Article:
Trump has not only proposed the mass deportation of 15 million to 20 million undocumented migrants but also restricting the inflow of visa-holding migrant workers too.

That, along with a wave of retiring Baby Boomers – an estimated 10,000 of whom are exiting the workforce every day – would put pressure on wages as it did during the pandemic, a trend that only recently started to ease.

“We can assume he will throw enough sand into the gears of the immigration process so you have meaningfully less immigration, which is inflationary,” Yaros said.

Since labour costs and inflation are two important measures that the US Federal Reserve weighs when setting its benchmark interest rate, the central bank could announce further rate hikes, or at least wait longer to cut rates.

That would make recession a “serious threat once again”, according to Moody’s.

Adding to those inflationary concerns are Trump’s proposals to extend his 2017 tax cuts and further lower the corporate tax rate from 21 percent to 20 percent.

While Trump’s proposed tariff hikes would offset some lost revenue, they would not make up the shortfall entirely.

According to Moody’s, the US government would generate $1.7 trillion in revenue from Trump’s tariffs while his tax cuts would cost $3.4 trillion.

Yaros said government spending is also likely to rise as Republicans seek bigger defence budgets and Democrats push for greater social expenditures, further stoking inflation.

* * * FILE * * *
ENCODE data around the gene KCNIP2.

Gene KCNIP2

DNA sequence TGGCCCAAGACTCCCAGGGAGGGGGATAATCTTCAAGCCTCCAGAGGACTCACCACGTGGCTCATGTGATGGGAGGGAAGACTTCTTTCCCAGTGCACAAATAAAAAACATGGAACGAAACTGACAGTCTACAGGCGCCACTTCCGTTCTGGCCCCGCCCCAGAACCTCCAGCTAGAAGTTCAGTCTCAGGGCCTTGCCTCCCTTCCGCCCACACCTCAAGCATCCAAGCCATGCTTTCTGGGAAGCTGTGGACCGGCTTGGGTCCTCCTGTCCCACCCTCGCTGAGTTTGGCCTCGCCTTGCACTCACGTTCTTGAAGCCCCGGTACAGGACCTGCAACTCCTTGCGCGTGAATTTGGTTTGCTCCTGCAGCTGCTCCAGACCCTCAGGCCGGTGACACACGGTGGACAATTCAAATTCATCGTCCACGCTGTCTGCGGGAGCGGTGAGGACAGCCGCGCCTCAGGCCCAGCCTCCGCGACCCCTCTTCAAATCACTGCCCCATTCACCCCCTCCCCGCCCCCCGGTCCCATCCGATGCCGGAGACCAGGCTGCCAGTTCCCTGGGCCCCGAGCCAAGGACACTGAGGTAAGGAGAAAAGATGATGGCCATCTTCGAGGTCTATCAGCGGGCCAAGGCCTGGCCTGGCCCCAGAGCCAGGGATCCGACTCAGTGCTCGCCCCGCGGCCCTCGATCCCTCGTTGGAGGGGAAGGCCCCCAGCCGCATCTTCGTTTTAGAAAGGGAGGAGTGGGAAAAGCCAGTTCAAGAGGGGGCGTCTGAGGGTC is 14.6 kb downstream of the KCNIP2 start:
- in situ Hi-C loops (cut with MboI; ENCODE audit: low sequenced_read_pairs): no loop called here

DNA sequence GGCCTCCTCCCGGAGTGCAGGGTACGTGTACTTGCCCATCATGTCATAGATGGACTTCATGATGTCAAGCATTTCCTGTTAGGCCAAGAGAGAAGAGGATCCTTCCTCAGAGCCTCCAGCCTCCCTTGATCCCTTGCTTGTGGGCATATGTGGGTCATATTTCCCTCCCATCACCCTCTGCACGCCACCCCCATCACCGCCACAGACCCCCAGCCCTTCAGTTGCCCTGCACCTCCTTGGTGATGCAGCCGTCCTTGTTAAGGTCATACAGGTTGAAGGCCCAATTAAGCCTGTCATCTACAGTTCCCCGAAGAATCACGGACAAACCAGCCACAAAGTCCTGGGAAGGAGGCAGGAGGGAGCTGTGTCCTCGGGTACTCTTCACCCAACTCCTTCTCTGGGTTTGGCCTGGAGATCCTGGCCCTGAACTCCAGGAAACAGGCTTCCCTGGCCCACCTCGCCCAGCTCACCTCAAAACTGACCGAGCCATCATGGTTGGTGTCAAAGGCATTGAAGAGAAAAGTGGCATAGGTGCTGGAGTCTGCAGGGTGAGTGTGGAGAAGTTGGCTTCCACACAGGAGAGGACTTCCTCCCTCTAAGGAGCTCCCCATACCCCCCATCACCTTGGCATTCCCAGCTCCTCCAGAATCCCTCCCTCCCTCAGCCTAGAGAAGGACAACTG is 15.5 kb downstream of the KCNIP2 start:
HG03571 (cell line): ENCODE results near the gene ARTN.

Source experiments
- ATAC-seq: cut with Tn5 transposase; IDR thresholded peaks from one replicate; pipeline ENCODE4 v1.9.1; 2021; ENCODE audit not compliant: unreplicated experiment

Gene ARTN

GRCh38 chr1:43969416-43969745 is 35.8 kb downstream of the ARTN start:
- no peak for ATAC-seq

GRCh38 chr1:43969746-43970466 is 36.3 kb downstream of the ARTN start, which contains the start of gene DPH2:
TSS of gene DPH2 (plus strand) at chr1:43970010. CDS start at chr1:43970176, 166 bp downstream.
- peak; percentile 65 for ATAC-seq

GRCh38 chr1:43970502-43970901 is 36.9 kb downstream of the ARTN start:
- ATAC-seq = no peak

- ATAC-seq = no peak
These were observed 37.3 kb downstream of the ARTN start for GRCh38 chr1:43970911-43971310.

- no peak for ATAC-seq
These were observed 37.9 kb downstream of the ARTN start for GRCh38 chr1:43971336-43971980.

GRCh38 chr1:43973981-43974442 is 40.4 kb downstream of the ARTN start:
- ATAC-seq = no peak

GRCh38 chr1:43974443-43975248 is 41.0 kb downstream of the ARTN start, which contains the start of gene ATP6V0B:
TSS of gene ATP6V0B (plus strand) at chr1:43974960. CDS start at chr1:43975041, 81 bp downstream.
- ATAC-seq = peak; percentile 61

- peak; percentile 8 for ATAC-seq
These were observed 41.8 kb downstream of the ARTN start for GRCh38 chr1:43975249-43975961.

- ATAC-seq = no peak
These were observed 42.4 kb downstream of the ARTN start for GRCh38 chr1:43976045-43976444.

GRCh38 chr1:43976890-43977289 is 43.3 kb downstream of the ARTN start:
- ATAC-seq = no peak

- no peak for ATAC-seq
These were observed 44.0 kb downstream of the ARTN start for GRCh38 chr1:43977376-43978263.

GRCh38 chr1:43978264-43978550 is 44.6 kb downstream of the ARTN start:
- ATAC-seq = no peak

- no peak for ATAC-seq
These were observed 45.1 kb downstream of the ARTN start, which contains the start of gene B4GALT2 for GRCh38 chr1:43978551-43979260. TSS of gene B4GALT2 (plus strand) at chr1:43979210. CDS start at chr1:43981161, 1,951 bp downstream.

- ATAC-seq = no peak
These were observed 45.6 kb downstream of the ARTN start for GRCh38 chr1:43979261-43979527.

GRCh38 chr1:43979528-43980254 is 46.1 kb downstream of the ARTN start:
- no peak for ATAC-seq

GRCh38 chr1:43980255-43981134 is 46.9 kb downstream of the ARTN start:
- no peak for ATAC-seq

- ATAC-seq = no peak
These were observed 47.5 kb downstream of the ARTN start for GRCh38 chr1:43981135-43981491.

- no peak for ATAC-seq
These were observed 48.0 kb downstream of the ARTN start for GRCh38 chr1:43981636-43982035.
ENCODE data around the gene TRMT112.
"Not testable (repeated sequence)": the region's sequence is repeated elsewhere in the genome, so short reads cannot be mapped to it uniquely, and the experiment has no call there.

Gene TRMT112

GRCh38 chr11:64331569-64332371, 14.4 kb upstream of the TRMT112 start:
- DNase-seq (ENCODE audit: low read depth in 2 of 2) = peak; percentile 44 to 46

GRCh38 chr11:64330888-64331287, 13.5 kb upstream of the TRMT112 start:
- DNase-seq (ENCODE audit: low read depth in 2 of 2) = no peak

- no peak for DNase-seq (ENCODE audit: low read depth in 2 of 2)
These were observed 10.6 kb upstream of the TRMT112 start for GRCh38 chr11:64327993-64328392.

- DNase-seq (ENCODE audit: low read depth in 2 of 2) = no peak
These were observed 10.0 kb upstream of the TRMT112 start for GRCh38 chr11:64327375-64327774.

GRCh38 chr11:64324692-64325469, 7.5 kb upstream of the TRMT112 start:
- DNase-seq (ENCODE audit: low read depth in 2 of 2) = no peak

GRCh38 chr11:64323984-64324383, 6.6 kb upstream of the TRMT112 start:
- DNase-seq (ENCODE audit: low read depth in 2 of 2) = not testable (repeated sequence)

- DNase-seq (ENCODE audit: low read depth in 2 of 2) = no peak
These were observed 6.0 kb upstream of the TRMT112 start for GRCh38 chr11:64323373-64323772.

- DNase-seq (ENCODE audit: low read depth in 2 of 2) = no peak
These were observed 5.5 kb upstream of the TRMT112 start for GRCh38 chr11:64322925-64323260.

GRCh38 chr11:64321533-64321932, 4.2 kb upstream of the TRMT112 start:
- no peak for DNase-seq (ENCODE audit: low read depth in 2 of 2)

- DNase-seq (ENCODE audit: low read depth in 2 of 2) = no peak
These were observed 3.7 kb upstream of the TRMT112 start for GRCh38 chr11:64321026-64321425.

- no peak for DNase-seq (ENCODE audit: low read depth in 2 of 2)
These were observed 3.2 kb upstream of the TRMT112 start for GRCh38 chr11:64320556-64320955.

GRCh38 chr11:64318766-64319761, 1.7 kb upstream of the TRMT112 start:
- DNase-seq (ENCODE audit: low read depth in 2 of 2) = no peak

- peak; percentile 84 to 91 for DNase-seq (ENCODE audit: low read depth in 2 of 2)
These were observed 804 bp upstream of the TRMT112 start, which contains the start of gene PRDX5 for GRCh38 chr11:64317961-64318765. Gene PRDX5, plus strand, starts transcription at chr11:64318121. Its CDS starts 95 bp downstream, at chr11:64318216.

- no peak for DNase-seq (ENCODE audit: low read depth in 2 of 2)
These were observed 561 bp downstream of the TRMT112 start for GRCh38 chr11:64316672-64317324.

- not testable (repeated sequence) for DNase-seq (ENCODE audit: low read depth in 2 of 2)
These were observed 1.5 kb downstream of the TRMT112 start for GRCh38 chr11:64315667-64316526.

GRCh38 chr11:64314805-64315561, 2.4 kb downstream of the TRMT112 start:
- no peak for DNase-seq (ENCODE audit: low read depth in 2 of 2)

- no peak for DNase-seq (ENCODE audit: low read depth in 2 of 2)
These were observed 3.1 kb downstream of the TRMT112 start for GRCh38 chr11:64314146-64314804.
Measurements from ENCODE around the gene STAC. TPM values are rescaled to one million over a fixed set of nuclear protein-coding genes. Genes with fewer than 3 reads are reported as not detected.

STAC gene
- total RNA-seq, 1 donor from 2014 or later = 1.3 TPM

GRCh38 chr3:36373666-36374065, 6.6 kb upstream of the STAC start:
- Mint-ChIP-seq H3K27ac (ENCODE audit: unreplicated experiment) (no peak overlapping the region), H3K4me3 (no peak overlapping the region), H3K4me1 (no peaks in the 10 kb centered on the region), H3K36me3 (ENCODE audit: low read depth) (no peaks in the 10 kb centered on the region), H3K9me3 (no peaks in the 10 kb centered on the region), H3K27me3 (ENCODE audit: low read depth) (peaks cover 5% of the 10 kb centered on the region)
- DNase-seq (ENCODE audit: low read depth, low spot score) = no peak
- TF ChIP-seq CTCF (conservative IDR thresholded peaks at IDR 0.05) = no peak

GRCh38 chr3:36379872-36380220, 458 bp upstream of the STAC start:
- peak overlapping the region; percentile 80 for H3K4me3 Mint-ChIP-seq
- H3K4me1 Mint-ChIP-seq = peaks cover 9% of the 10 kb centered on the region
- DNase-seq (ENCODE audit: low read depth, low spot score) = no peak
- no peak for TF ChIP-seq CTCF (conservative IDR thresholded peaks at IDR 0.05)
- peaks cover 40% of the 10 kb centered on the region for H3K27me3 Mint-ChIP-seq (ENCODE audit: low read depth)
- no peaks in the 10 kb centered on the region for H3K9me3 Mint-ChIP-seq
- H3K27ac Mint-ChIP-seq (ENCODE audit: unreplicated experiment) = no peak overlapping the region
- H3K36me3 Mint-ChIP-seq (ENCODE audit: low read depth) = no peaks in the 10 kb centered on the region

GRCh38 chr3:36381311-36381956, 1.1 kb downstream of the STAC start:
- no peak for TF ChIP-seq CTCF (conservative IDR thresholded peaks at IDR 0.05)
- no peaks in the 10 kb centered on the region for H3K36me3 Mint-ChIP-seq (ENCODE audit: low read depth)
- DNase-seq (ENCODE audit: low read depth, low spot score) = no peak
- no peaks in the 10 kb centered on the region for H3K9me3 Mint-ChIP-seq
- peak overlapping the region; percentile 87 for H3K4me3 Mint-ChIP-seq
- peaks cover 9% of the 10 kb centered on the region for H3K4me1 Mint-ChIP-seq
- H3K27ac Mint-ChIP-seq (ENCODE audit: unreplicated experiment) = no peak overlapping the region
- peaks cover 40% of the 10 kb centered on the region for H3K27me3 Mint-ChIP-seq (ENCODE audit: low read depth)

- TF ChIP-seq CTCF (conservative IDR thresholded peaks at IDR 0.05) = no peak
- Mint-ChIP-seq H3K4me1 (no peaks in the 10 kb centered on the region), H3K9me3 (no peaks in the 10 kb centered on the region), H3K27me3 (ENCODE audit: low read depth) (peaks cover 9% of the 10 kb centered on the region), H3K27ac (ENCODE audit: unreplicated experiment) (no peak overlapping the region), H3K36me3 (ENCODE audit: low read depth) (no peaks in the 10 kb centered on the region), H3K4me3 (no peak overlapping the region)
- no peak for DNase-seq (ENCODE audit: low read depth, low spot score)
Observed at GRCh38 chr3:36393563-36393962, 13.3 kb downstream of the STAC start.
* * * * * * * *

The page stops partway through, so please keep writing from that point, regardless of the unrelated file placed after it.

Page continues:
If President Joe Biden is re-elected, economists expect no philosophical change in his approach to import taxes. They think he will continue to use targeted tariff increases, much like the recently announced 100 percent tariffs on Chinese electric vehicles and solar panels, to help US companies compete with government-supported Chinese firms.

With Trump’s tax cuts set to expire in 2025, a second Biden term would see some of those cuts extended, but not all, Colyar said. Primarily, the tax cuts to higher earners like those making more than $400,000 a year would expire.

Although Biden has said he would hike corporate taxes from 21 percent to 28 percent, given the divided Congress, it is unlikely he would be able to push that through.

The contrasting economic visions of the two presidential candidates have created unwelcome uncertainty for businesses, Colyar said.

“Firms and investors are having a hard time staying on top of [their plans] given the two different ways the US elections could go,” Colyar said.

“In my entire tenure, geopolitical risk has never been such an important consideration as it is today,” he added.

 

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China Stainless Steel Mogul Fights to Avoid a Second Collapse

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Chinese metal tycoon Dai Guofang’s first steel empire was brought down by a government campaign to rein in market exuberance, tax evasion accusations and a spell behind bars. Two decades on, he’s once again fighting for survival.

A one-time scrap-metal collector, he built and rebuilt a fortune as China boomed. Now with the economy cooling, Dai faces a debt crisis that threatens the future of one of the world’s top stainless steel producers, Jiangsu Delong Nickel Industry Co., along with plants held by his wife and son. Its demise would send ripples through the country’s vast manufacturing sector and the embattled global nickel market.